Securities Exchange Act of 1934
Release No. 42079 / November 1, 1999
Accounting and Auditing Enforcement
Release No. 1198 / November 1, 1999
File No. 3-9846
____________________________________ : In the Matter of : : ORDER MAKING JEFFREY L. HARFST, WILLIAM R. : FINDINGS, IMPOSING HEBEL and JOSEPH E. MUEHL, : REMEDIAL SANCTIONS : AND CEASE-AND-DESIST : ORDER AS TO JOSEPH E. Respondents. : MUEHL ____________________________________:I.
Joseph E. Muehl has submitted an Offer of Settlement ("Offer") for the purpose of disposing of the issues raised by this proceeding. Solely for the purposes of these proceedings and any other proceedings brought by or on behalf of the Commission or to which the Commission is a party, and prior to hearing and without admitting or denying the findings set forth herein, Muehl consents to the entry of this Order Making Findings, Imposing Remedial Sanctions and Cease-and-Desist Order as to Joseph E. Muehl ("Order"). The Commission has determined that it is appropriate and in the public interest to accept the Offer of Settlement from Muehl, and accordingly is issuing this Order.1II. Facts
Based on the foregoing, the Commission finds that:2
Joseph E. Muehl, age 37, was a First Vice President at The Nikko Securities Co. International, Inc. ("Nikko"). Nikko is a broker-dealer registered with the Commission pursuant to Section 15 of the Securities Exchange Act of 1934 ("Exchange Act") and is a wholly-owned subsidiary of The Nikko Securities Co. Ltd. Muehl, during the relevant time, traded derivative and pass-through mortgage-backed securities.
B. The Swap Transactions
In January 1995 Nikko's London-based affiliate, Nikko Europe Plc ("Nikko Europe") placed an order with Nikko to sell on an agency basis a block of its mortgage-backed securities ("MBS") at Nikko Europe's break-even price "or higher."
Muehl and his supervisor devised a plan to generate profits for Nikko and for the Fixed Income trading operation, and to hide the profits from the firm's customer, Nikko Europe. Muehl sold the securities well below the market price to an unaffiliated broker (the "Unaffiliated Broker"). The Unaffiliated Broker simultaneously sold to Nikko's proprietary account certain pass-through securities at prices that had been adjusted down to correspond to the profits hidden by Muehl from the customer, Nikko Europe. Muehl then immediately sold the MBS pass-through securities to the market and generated substantial profits without the knowledge or consent of Nikko Europe. The profits reflected favorably on Muehl's performance and on the profitability of the Fixed Income trading department.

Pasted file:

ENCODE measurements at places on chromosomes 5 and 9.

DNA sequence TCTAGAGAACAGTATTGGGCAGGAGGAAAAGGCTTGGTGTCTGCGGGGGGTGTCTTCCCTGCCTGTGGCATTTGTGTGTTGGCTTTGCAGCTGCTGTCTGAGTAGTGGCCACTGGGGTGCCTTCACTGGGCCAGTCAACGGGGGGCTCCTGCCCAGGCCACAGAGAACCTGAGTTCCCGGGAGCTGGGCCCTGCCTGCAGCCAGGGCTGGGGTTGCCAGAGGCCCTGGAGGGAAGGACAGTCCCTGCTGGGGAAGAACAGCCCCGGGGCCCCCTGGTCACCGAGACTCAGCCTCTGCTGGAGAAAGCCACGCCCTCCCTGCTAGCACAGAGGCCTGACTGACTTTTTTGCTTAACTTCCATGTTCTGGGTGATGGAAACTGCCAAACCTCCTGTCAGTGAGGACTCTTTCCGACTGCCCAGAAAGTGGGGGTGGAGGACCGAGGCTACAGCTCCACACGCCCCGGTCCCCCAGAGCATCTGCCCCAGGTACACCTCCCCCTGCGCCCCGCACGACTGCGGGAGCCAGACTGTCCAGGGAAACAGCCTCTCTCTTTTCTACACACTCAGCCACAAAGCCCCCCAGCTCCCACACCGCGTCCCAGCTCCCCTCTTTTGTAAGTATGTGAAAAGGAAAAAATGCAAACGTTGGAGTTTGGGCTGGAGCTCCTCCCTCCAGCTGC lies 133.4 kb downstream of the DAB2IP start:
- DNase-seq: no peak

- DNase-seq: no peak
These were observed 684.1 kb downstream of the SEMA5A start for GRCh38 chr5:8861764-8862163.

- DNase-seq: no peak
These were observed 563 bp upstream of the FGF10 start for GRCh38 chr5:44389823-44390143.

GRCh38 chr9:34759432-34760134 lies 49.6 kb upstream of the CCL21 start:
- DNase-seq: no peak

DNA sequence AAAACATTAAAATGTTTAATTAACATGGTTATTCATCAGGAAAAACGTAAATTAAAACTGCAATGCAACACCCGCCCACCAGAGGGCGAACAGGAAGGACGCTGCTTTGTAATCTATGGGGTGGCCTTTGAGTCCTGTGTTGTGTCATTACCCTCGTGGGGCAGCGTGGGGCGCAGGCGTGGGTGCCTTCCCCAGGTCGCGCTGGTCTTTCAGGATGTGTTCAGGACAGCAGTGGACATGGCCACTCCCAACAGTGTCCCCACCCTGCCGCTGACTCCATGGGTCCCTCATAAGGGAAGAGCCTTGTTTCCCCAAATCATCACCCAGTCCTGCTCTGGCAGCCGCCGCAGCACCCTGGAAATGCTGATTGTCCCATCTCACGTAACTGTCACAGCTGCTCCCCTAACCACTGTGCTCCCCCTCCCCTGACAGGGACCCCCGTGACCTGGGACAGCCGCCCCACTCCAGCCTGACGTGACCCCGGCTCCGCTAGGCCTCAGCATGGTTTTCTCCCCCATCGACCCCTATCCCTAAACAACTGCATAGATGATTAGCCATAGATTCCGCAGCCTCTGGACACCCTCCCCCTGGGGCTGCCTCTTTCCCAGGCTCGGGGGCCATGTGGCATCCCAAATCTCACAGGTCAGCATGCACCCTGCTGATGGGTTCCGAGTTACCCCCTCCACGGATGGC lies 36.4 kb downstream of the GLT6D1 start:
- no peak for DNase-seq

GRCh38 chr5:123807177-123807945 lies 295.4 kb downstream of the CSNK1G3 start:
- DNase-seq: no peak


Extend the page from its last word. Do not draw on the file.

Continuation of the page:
Muehl engaged in four swap transactions with the Unaffiliated Broker pursuant to the plan: three in February 1995 and one in April 1995. In each transaction, the Unaffiliated Broker purchased Nikko Europe's MBS securities (principal-only strips), and at the same time sold Nikko pass-through securities. Muehl immediately sold the pass-through securities that Nikko received from the Unaffiliated Broker in the four swaps, generating profits for Nikko of $267,188, $369,297, $109,257, and $97,109, respectively. In these four transactions, Muehl, along with his supervisor, misappropriated a total of $842,851 from the client, Nikko Europe, without the client's knowledge or consent.
Nikko provided trade confirmations and account statements to Nikko Europe in which it represented that the trades were agency trades, and reported trade prices that omitted the misappropriated profits that were, in substance, part of the sale prices. In addition, the linkage of the sale of the principal-only strips from the MBS portfolio and the purchase of the pass-through securities was never recorded as terms and conditions of the transactions as it should have been in Nikko's books and records.
C. Muehl Conceals Profits by Mismarking GNMA Positions
in Nikko's Proprietary Accounts